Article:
But this is just the start of the evening. I have three more hours until my flight and I plan on using every last one of them to get her to budge to 744.50RMB. I open my wallet and show it is empty. She sees and points to the calculator. I say “qing,” please. She points to the calculator. I find some spare change in my pocket, 2RMB and up the ante to a mere 51.50RMB difference. She points to the calculator. I joke with her and she smiles and points to the calculator. Only 51.50RMB to go, Mister
Then she leaves the counter and looks through the chopsticks. She suggests taking a low quality Mao set for 498RMB, but I protest that I love the set on the counter. She doesn’t understand but gets it that I don’t want the Mao set.
Then she suggests I use my credit card to pay the final 51.50RMB and I say no without comment. I put the cash on the counter and say “qing” again. She points to the calculator. She finds another set, this time 698RMB and offers it to me, but no, I love the other one.
I deploy the best bargaining chip I have: I don’t go away.
She fiddles with the calculator and points to 8.32 and says “dollar!” I say, no, I don’t have and open my empty wallet again. The young sales girl begins to fret. She is concerned for me and starts to say “ohhh” in a mournful way when I show my empty wallet. I point to the cash on the counter and say “bargain qing?” and the old lady point to the 8.32 on the calculator. Then she gets rid of that number and makes it 51.50RMB again.
I stand there looking at her. She stands there shaking her head. The minutes tick by. We then stare into the distance. You can hear the tumbleweeds rolls by.
She breaks the tension by pointing to the Currency Exchange booth directly across the hall from the chopstick shop. “Dollar RMB” she says. I look over there and say no, I don’t want to.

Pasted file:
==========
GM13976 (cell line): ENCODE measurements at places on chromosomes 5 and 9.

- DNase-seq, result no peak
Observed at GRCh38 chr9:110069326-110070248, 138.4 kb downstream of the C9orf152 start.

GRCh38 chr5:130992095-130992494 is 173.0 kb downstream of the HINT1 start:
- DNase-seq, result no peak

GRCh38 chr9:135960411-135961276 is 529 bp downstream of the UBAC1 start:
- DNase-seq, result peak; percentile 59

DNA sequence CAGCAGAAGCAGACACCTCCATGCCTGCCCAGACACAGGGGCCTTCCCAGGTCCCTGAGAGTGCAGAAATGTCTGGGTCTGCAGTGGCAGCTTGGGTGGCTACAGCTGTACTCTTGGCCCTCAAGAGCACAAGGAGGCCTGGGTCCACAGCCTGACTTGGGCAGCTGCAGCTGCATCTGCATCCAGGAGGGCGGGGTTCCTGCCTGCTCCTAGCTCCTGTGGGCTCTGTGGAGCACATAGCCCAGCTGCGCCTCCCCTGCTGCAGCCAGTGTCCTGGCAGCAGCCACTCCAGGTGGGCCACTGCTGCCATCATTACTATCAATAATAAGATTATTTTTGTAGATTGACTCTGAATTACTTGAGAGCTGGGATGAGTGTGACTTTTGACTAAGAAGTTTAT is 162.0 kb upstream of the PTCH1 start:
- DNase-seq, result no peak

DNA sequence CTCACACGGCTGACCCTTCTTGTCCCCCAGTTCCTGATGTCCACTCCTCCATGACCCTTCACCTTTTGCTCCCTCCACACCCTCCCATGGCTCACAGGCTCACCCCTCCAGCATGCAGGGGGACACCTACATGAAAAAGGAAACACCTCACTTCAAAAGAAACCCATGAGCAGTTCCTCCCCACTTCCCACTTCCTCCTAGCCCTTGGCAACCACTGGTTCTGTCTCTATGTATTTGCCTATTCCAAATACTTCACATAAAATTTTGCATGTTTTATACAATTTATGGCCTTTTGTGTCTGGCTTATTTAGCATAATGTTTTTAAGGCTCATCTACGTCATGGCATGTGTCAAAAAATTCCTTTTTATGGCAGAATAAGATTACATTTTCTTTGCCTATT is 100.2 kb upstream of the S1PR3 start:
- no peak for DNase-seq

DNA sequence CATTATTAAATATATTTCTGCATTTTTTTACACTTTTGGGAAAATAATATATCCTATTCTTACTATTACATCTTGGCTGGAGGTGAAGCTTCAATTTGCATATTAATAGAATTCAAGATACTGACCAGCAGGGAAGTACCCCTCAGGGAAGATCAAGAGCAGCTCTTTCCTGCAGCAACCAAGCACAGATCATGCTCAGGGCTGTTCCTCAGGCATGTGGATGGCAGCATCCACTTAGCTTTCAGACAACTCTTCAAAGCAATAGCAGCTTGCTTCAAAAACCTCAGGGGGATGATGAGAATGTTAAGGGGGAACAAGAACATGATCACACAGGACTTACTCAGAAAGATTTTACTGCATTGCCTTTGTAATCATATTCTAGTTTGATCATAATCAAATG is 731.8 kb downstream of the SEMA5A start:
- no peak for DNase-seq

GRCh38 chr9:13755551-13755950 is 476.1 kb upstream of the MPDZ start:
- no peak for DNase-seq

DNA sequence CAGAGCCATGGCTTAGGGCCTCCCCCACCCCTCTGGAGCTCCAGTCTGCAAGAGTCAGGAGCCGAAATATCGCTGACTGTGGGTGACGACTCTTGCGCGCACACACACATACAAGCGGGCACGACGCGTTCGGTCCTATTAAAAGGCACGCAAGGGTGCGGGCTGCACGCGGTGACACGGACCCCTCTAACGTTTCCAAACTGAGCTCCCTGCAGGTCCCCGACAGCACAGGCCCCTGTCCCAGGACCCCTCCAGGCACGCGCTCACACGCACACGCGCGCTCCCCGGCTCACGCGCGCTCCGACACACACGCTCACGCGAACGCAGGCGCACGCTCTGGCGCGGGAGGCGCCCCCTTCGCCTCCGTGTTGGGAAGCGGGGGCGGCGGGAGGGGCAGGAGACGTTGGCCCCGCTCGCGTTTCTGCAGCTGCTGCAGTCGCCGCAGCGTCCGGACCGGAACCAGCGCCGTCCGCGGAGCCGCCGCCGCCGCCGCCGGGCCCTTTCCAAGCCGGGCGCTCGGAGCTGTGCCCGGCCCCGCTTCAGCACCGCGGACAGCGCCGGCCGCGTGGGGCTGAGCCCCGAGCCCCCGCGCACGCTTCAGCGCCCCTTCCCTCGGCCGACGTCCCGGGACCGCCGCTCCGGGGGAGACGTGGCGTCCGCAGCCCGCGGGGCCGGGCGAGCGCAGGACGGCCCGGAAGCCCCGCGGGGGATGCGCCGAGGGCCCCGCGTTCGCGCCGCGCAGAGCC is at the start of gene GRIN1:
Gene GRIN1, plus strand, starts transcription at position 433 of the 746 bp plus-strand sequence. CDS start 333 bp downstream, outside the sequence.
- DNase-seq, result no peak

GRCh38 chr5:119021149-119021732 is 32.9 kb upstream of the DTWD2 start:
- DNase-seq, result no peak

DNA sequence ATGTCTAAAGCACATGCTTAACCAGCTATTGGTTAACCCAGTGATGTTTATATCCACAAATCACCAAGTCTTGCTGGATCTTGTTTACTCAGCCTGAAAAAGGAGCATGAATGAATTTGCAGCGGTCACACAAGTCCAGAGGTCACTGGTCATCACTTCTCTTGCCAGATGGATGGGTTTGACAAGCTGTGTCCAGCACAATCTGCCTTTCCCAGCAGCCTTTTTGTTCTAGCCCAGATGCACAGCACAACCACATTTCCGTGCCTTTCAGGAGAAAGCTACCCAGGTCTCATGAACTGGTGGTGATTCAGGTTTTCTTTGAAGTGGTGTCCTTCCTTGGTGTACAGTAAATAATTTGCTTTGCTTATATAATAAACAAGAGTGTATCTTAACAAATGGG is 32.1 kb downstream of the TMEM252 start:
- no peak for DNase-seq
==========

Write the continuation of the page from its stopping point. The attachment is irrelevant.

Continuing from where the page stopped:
More silence follows.
I look through my book and find the Chinese word for beautiful, “hao kan” and point to the chopsticks, which on second glance look kind of bent and I wonder if they’re plastic. The old lady nods and smiles and points to 51.50 on her calculator. The young sales girl brings over another set, very nice, for 598RMB, but they’re ugly as sin. I shake my head and say “hao kan,” pointing at the set on the table.
The minutes tick by and I wonder if I’m having my ass handed to me on a plate.
I try one more “qing” and get a smile and a shaking head from the old lady. OK. It is time to try the last tool in the old arsenal. I deploy the only bargaining chip I have left: I go away.
I say “xie xie,” thank you and “wo jidao,” I understand. I take my cash off the counter, smile at the young sales girl, thank her as well with nearly a tear in my eye, and turn to go. The old lady nods and watches the cash leave the counter.
I walk off slowly, ears pricked behind me, but don’t hear a word. I keep moving but nothing. I get 50 ft. away and think, shit, I just got my ass handed to me royally. Well, at least I had good fun trying to buy the darn things. The biggest problem now is that to change my yuan back to dollars (if that’s possible), I have to go to the currency exchange booth directly opposite the shop. I will have had my ass handed to me and look like an idiot. I hear the lesson learned ringing in my ears: don’t try to f___ with little old Chinese retail ladies.
Then the young sales girl comes running up, looks me in the eye and nods with a huge smile. She points back at the booth, smiling and nodding. Victory! I come back to the booth and the little old lady, looking only at the counter with the sourest expression I’ve seen in a long time on her face, puts her hand out. I give her the cash, even the change in my pocket and thank her many times “tai xie xie nie le,” thank you very much to them both. I take my chopsticks, put them in my luggage and wheel off with many waves and smiles from the young sales girl, the proud new owner of a 7% discount.
When I get home, I am half tempted to never open the box. If I do and on close examination find the chopsticks are cheap plastic and worth about $0.75, my victory will become proverbially hollow. But as long as I don’t know how good they really are, I can boast of my haggling prowess.
Just call me Mr. 7%